The results of the Slovak parliamentary elections produced enough surprises for the splintered right to dream of forming a multi-party coalition government and oust current Prime Minister Robert Fico and his Smer-SD party, which finds itself without enough allies in parliament to get the majority it would need.
Parliament will welcome (apparently not) also the extreme right LSNS party of controversial Marian Kotleba, as well as the return of the Slovak National Party. Eight parties got into parliament on the votes of just 59.82% of the eligible electorate. Meanwhile, the ever-present Christian democrats of KDH fell short of the 5% parliamentary threshold (4.94%).
Despite winning the elections outright with 28.28% and 49 seats in the 150-seat parliament, the Smer-SD party looks unable to form a government, leaving the way open to 5 right-wing parties to take the helm. This broad coalition would be led by second place SAS party with party leader Richard Sulik in line potentially to become the new prime minister.
The SAS party almost doubled its forecast result, raking in 12.09% of the vote and 21 seats, followed by the OLaNO-NOVA party of Igor Matovic with 11.02% and 19 seats. They could be joined by Sme Rodina (6.62%, 11 seats), Most-Hid (6.5%, 11 seats) and Siet (5.6%, 10 seats) parties, which combined would have just 72 seats, 3 short of a majority.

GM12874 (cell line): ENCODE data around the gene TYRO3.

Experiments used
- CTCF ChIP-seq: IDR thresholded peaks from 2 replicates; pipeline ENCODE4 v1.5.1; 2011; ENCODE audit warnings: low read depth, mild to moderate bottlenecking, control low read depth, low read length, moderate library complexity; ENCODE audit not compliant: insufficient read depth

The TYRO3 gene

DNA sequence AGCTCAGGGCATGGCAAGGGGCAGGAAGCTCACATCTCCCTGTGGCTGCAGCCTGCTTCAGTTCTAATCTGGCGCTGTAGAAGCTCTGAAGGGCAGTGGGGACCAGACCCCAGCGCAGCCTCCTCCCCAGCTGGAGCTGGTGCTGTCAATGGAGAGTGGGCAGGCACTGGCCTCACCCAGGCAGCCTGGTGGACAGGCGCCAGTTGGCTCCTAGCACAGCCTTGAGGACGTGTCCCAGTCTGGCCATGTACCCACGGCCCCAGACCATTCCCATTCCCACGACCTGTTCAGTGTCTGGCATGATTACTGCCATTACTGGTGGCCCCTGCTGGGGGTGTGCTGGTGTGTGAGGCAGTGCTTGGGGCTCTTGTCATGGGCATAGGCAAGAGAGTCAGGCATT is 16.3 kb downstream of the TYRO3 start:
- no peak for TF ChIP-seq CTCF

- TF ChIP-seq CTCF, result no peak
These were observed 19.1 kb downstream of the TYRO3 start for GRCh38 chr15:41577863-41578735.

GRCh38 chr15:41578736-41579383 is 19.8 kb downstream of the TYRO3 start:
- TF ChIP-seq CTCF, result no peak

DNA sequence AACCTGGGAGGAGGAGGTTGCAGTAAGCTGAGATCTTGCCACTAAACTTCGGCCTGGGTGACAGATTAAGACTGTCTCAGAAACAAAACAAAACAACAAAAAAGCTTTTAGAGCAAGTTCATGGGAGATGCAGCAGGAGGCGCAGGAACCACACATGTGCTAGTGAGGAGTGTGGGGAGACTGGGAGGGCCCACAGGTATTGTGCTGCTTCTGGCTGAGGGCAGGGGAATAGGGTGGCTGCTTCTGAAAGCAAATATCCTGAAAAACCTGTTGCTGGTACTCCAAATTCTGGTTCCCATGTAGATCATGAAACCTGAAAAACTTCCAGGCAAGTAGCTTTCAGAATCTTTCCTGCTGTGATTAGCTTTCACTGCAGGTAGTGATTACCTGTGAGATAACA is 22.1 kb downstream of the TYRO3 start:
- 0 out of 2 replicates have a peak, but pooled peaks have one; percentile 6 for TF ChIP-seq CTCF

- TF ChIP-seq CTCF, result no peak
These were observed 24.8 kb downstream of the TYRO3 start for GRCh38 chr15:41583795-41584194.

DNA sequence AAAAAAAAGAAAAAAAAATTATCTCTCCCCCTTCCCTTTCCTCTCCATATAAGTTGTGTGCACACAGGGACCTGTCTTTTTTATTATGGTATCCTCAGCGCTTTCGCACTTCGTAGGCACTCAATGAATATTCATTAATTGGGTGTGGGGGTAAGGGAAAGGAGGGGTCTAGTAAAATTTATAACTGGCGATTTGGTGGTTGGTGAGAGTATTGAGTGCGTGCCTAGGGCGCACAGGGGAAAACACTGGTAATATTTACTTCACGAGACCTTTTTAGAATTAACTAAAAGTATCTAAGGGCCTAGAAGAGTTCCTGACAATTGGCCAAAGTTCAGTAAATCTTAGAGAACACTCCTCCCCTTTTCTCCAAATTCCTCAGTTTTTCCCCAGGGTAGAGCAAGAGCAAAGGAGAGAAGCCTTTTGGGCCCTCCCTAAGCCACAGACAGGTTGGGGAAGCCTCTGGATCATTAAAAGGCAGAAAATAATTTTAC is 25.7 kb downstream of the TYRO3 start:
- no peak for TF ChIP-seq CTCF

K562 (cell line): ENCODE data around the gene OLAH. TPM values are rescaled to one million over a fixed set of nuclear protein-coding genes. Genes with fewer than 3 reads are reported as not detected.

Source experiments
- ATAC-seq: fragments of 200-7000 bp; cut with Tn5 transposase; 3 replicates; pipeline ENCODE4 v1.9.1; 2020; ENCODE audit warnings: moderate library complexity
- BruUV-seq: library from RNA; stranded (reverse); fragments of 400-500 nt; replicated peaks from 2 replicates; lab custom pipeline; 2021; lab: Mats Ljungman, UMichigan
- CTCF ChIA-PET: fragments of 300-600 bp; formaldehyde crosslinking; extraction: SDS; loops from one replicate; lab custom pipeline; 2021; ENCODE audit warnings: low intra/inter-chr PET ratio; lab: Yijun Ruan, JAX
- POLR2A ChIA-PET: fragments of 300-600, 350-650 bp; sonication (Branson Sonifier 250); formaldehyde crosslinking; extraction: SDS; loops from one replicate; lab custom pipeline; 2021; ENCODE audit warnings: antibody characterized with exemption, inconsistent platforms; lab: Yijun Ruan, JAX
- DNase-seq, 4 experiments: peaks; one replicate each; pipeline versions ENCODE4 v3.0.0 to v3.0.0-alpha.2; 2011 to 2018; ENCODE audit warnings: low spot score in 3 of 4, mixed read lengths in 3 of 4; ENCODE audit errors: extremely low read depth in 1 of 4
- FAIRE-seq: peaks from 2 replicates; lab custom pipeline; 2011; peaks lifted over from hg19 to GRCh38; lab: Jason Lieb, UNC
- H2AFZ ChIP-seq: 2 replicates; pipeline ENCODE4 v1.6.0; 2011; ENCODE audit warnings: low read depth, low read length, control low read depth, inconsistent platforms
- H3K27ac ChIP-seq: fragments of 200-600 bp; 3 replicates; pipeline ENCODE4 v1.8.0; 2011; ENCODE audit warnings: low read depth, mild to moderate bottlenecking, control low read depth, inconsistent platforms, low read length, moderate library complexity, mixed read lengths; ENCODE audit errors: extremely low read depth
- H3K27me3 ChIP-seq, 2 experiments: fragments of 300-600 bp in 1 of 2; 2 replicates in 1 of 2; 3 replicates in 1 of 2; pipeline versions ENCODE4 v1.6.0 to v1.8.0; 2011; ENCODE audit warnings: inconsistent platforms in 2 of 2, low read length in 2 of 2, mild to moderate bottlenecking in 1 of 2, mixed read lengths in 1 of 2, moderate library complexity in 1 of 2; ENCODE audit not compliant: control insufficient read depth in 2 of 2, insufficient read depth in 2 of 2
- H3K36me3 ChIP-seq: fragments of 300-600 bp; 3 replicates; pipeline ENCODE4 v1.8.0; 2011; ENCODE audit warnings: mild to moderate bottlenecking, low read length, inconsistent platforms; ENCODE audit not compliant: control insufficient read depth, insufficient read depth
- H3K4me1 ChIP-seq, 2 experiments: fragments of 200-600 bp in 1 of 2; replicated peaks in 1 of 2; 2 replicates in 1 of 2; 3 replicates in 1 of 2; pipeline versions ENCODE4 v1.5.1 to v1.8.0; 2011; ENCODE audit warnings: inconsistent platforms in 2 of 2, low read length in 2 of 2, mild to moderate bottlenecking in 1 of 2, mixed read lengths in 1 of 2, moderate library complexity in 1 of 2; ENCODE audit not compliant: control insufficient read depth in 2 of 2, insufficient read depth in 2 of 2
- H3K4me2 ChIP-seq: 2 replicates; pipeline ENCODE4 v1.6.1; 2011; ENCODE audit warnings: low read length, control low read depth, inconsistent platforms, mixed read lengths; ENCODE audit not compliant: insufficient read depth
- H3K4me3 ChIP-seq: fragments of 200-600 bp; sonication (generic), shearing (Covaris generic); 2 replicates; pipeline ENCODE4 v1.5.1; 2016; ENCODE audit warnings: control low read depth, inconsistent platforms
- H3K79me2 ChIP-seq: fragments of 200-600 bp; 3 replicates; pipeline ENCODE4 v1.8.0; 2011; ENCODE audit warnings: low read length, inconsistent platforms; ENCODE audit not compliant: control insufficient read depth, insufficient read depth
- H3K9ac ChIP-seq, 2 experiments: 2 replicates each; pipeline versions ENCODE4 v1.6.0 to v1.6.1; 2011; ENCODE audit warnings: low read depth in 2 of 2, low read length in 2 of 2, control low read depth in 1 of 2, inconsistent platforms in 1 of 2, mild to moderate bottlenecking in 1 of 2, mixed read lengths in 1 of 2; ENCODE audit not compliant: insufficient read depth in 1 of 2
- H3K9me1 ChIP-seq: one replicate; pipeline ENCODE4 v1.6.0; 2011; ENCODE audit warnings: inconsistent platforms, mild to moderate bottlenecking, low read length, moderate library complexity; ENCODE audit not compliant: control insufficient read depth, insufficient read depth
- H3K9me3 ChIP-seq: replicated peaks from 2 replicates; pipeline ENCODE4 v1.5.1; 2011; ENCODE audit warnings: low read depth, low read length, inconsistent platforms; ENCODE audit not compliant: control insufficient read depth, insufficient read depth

The opposition bench in such an event would be occupied by the Smer-SD party, the Slovak National Party (8.64%) and the LSNS party (8.04%), which proved to be the biggest shock of the elections, after rocketing into parliament on a discontent young demographic. The nationalists return to parliament under Andrej Danko, who is personally proud of resuscitating the party to come fourth in the elections outright.
The Sme Rodina party of entrepreneur Boris Kollar managed to rally the support of 6.62% of the vote, with the Most-Hid party of Bela Bugar and the Siet party of Radoslav Prochadzka most disappointed with the results, despite getting into parliament and possibly forming government. Many put their demise down to their declared willingness to negotiate with Smer-SD.
Such a potential five-party coalition could prove difficult to maintain, especially if the strong figureheads of the five parties clash. The opposition bench would make this task all the harder, given its composition and the combined force of Smer-SD and SNS, which together hold 64 of the 150 parliamentary seats. There is therefore already talk of instability and strong potential of early elections.
Radoslav Prochadzka with the Siet party and Bela Bugar’s Most-Hid party did not rule out talks with Fico’s Smer-SD, so PM Fico will have first crack at the whip. Kotleba-LSNS could also theoretically help Fico retain power, but hardly likely as Smer party leaders are already lamenting the presence of ‘fascists’ in parliament and everyone has ruled out co-operation with them.
With most potential constellations all but ruled out, the days and negotiations ahead will prove interesting for sure. Either way, it is almost a hung parliament and one that could in the months to come quite easily also become drawn and quartered.